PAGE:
Perinatal risk indicators and developmental abilities : examining children with phonological disorders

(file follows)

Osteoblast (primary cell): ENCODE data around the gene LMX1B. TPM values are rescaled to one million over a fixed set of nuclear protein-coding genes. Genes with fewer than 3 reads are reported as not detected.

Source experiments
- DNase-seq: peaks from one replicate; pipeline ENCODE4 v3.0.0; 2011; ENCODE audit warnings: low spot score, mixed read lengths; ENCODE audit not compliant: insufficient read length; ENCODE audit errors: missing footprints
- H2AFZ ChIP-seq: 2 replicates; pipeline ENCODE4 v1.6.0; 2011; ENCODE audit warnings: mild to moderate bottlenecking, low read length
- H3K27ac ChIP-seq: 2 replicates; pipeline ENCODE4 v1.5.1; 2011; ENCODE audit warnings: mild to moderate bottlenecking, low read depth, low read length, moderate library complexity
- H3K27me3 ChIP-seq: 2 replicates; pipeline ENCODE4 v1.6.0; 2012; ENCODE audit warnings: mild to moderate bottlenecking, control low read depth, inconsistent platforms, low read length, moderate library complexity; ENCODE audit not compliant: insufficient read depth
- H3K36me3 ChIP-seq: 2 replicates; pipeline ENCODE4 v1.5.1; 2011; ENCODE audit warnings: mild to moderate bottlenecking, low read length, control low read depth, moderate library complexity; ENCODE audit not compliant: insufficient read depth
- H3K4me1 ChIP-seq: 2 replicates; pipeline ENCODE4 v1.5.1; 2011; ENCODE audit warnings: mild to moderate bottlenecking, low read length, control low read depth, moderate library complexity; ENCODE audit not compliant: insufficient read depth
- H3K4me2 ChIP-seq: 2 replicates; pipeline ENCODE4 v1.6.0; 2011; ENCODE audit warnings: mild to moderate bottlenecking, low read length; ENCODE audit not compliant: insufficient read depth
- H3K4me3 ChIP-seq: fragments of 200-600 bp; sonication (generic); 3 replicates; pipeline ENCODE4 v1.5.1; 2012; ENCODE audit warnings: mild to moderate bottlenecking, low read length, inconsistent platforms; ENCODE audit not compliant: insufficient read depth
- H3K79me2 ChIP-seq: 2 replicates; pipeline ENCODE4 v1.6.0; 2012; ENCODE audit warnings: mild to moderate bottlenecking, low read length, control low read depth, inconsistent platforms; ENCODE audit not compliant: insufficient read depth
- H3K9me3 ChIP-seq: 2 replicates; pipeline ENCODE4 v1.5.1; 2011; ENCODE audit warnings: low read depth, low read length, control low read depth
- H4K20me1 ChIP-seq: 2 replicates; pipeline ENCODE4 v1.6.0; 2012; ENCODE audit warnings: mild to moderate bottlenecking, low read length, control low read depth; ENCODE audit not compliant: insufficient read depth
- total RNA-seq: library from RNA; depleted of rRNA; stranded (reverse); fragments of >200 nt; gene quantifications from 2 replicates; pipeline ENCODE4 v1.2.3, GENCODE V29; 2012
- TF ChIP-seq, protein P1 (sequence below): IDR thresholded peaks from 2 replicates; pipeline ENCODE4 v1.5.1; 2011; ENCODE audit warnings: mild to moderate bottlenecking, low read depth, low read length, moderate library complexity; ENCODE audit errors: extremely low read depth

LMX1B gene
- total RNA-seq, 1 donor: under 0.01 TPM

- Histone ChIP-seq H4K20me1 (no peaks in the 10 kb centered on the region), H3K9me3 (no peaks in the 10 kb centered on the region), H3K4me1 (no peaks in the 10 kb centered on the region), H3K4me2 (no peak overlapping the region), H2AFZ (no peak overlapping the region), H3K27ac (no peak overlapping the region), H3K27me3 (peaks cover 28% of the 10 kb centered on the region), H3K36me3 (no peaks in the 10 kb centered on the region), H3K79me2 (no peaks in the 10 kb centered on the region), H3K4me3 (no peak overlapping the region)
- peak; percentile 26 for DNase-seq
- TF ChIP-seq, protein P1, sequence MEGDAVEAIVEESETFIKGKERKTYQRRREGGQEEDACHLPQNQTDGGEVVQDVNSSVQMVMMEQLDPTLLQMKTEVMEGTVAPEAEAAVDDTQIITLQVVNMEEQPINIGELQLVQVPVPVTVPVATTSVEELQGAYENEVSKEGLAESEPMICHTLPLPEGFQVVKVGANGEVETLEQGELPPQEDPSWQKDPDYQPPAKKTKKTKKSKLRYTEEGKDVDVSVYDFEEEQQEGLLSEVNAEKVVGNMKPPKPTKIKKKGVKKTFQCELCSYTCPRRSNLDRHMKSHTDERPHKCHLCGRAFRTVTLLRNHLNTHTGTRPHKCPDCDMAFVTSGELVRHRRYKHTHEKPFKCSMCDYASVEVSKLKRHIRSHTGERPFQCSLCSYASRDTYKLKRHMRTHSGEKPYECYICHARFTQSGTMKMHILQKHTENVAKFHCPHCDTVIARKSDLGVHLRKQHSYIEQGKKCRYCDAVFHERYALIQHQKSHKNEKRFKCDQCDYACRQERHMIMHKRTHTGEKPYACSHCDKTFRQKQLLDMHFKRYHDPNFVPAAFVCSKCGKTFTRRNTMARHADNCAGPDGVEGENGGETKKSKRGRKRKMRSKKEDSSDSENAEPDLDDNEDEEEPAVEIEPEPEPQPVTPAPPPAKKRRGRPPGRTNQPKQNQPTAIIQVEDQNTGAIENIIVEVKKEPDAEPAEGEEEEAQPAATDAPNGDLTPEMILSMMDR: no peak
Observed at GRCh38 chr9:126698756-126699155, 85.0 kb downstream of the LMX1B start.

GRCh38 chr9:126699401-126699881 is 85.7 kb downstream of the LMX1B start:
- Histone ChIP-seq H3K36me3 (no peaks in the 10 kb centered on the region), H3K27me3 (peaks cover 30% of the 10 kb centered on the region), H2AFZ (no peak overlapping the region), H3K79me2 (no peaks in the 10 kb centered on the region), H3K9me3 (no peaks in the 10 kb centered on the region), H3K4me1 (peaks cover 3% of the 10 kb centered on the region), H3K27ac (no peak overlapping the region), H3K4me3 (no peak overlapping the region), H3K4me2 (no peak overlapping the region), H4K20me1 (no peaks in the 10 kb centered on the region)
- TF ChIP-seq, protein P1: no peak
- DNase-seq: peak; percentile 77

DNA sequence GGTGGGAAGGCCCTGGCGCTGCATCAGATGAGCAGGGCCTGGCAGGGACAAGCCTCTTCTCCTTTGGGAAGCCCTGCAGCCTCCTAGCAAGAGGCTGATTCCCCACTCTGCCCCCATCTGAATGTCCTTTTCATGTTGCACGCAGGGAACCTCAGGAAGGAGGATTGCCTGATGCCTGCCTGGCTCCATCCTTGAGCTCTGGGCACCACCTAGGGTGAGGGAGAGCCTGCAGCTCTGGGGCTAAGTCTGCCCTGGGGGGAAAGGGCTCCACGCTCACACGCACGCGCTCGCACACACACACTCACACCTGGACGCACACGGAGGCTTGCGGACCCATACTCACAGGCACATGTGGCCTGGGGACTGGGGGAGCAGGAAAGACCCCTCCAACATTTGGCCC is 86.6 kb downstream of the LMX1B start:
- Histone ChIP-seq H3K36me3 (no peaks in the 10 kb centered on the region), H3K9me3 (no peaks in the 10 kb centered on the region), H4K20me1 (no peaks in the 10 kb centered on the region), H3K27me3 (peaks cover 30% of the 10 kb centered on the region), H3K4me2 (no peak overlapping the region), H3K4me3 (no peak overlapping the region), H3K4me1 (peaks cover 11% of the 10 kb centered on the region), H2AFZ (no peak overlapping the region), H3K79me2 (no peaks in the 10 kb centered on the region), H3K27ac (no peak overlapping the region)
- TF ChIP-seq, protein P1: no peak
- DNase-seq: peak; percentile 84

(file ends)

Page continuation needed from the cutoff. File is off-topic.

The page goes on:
The purposes of this study were to determine which perinatal risk variables arecorrelated with phonological disorders and to determine how preschoolers' developmental functioning is related to phonological impairment. Subjects were 101 low SES boys (n=46) and girls (n=55) randomly selected from a county Head Start program in north-central Indiana. The mean age of the preschoolers was 65 months. Information about perinatal risks and developmental abilities was obtained from mothers or primary caregivers. Using the Maternal Perinatal Scale (Dean, 1985) and the Bankson Bernthal Test of Phonology (Bankson & Bernthal, 1990), it was found that three moderate inverse correlations existed between perinatal risk items and phonological scores (mothers' weight before pregnancy, the number of pregnancies prior to the birth of the child that resulted in death, and the number of medical conditions experienced by mothers before or during pregnancy). Hierarchical multiple regressions indicated that developmental scales of the Minnesota Preschool Inventory (Ireton & Thwing, 1979) significantly accounted for phonological ability in these children, with the scales of Letter Recognition, Self-Help, Expressive Language, and Fine Motor contributing the most unique variance. Implications of these findings are discussed relative to the developmental apraxia of speech debate.